Charli: Yup, I'm a big fan of Dribbble myself as well. And what about, what tool do you design in? Is it the Adobe suite? Sketch, Figma? What are you using these days?
Mayumi: Mainly, it's Illustrator. So Adobe illustrator, Photoshop is the main thing that I use and for motion designer, it's After Effects.
Charli: Cool. How do you and the motion designer work together? Obviously, the fact that there's a motion designer on the team tells me that Moneybox places a lot of value in making videos, making animated graphics and that sort of thing. Yeah, what's your working relationship like?
Mayumi: So basically, mainly I, when we're making new performance marketing ads, which is usually videos, I come up with the rough storyboards or present it to head of marketing and everyone else in the marketing team to get some feedback. And I sometimes like communicate with the motion designer to see if this certain motion is company saving or not. 'Cause we always need to make sure. We have a very short timeline. So we always need to make sure that it's feasible within the timeframe. And I I'll give the illustrator file. And he does is he does the magic.
Charli: The magic. The magic touches to it. That's cool, yeah. I like, I find myself wishing sometimes that I had a motion designer to work with because I actually studied motion design at university. So I have a bit of motion design background and I end up trying to do some things myself, but like honestly, sometimes I feel like it's probably not worth my time. 'Cause it takes me so long to do it. 'Cause I'm not an expert in it, but yeah. I think having motion and having moving stuff is really important, especially for ads, right? They've got to be eye-catching.
Charli: What about the copy for the ads? You said that you put together the storyboard, Are you sort of writing what will go on the screen or whatever in the ad as well?
Mayumi: Sometimes I've given already like given copies, sometimes not. So I'll just come up with the copy and I'll ask for any suggestion from like social media manager who is really good at writing, so yeah. That's where all the, I tried to get everyone in the marketing team involved when we're reviewing new concepts. So it's basically like a dummy copy for me. Because I'm not a writer. And yeah, if they have like better suggestions, then I'll just yeah. Implement that.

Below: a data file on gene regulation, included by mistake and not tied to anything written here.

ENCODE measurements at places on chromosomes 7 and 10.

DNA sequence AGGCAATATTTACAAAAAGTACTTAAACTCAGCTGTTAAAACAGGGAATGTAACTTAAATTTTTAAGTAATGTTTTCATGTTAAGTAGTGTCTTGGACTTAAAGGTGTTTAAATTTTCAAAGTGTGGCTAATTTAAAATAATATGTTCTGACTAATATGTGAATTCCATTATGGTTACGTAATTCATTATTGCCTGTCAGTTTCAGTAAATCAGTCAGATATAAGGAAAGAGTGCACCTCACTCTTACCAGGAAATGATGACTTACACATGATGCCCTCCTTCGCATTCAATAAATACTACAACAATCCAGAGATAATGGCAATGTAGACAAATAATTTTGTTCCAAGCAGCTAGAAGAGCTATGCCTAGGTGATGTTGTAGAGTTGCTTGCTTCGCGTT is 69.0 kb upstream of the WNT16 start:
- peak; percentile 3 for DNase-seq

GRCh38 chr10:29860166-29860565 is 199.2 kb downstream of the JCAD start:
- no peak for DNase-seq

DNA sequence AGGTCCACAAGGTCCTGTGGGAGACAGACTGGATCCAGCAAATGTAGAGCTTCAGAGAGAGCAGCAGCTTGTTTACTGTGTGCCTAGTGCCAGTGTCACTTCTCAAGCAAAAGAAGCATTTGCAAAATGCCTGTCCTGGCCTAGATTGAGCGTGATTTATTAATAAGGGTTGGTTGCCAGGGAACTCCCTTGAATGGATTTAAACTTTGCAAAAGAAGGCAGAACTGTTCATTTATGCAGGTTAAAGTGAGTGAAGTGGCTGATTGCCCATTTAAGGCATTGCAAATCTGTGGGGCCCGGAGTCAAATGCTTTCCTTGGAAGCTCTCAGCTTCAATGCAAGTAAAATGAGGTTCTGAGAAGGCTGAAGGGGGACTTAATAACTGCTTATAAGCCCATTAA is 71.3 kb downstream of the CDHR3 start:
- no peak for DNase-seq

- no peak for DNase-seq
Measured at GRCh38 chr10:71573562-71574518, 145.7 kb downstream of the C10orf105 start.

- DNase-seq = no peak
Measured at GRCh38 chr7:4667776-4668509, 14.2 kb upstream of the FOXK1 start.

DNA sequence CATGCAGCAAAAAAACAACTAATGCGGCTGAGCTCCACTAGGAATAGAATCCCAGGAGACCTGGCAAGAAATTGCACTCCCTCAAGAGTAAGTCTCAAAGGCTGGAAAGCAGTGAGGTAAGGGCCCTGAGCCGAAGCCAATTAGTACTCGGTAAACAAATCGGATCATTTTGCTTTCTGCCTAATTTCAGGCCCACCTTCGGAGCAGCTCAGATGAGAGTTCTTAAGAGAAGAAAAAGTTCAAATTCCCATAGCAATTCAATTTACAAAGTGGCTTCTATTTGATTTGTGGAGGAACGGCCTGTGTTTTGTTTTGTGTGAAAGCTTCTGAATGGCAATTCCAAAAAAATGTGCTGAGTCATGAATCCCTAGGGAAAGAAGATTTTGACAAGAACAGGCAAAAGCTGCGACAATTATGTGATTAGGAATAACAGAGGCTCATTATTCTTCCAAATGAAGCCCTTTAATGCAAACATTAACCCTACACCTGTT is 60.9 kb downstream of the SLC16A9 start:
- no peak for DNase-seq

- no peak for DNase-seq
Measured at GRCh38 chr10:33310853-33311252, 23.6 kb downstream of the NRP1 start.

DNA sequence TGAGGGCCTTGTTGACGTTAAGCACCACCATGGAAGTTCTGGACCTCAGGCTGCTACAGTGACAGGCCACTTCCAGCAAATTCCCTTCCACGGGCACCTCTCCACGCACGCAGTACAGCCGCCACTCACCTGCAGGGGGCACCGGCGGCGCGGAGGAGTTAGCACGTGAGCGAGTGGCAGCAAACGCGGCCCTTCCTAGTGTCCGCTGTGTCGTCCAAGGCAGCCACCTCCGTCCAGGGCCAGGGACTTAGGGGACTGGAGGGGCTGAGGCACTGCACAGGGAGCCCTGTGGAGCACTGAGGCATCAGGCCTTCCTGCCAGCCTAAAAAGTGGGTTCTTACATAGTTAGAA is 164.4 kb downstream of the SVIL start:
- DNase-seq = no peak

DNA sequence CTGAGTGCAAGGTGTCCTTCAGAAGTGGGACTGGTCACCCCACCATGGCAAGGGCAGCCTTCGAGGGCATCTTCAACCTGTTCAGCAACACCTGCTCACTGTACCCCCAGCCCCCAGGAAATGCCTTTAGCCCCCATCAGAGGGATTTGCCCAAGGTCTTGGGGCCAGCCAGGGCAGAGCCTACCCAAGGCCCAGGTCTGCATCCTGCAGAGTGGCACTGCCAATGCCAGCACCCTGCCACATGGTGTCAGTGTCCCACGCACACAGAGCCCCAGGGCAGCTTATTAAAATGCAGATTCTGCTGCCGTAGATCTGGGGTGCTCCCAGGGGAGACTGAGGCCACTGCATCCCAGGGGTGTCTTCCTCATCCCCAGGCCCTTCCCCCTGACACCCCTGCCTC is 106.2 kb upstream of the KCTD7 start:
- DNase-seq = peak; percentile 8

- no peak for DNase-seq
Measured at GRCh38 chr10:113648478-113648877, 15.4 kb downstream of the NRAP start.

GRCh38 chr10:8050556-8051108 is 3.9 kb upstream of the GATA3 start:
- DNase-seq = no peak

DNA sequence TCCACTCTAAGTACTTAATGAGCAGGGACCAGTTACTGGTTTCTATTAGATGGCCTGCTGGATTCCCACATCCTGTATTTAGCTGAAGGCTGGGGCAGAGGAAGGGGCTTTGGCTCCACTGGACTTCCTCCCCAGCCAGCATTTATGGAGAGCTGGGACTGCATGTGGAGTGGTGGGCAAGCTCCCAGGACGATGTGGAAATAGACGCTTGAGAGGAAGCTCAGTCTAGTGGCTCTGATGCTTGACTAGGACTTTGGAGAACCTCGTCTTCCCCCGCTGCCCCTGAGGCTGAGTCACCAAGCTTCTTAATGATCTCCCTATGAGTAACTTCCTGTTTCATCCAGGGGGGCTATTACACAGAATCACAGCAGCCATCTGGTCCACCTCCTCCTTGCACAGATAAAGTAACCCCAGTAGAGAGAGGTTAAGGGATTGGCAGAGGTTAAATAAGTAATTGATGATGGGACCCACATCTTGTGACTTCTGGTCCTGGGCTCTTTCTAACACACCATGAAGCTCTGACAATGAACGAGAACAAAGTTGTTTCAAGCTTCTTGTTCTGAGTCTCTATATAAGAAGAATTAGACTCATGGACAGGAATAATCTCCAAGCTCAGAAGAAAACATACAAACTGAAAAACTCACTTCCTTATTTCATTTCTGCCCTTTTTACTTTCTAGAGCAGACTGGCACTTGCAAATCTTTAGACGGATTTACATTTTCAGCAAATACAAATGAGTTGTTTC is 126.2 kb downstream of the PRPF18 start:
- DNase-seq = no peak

Charli: I love that. I tend to do that same thing too. I'll sometimes I'll write dummy copy. That then ends up actually being used because I like got it right.
Mayumi: Yeah, which is a nice feeling.
Charli: It is a nice feeling. Especially 'cause I don't know, as a designer, I don't consider myself a writer, but writing is actually a pretty important part of what we do.
Charli: Let's talk about a project at Moneybox. Where does it usually come from? Like how does a project usually start?
Mayumi: Usually, the brief would be like, so we'll have a problem. And we all try to discuss how to solve the problem. That's how it kind of starts.
Charli: Can you give me an example of like a recent problem that you've had?
Mayumi: Something that we've worked on is we wanted new female customers. We wanted to target female customers and in order to do so, we came up with an idea to focus the ads on gender investment gap. Which talked about like only 21% of the investors are female in the UK. And that worked really well. The message was to say, let's close this gap. We make it easy to invest. Sign up now.
Charli: You all got in a room then to discuss this problem and how you're gonna solve it? And this angle, I suppose, of the investment gap and closing that gap is what came out of that conversation?
Mayumi: Yes. Yeah, okay.
Charli: So, what happens next then?
Mayumi: What happens next is I will make a mockup or like a rough storyboard. It could be like a quick sketch and have it reviewed by the performance marketing manager and the head of marketing. And based on the feedback I get, I will refine it and actually design the material and it gets animated by our motion designer.
Charli: What's the handoff process, like to the motion designer? 'Cause this is not something that I do. I hand off to a developer. 'Cause the main thing I designed is a website or like web pages at ConvertKit, what's the handoff look like to the motion designer?
Mayumi: So the motion designer is involved in the whole discussion and the storyboard. He is aware of what's to come and I give him the end product. Sometimes, I'll have an idea of some movements or motions that I have in my head while I was making the storyboard. So I communicate that to him. He has a really good of what I have in my head and how he wants to communicate that with motion design. Usually, he just executes it the way I want. And I don't know, we're both with, we always end up with something that we're both happy with.
Charli: That's cool. That sounds like a really good working relationship. I feel like I have that with the developer I work with too. There'll be times where I'm like, I want it to kinda like scroll like this and I'll do some sort of hand motion and then he'll be like, okay, yeah, I know what you mean. And he'll go make it happen in the code.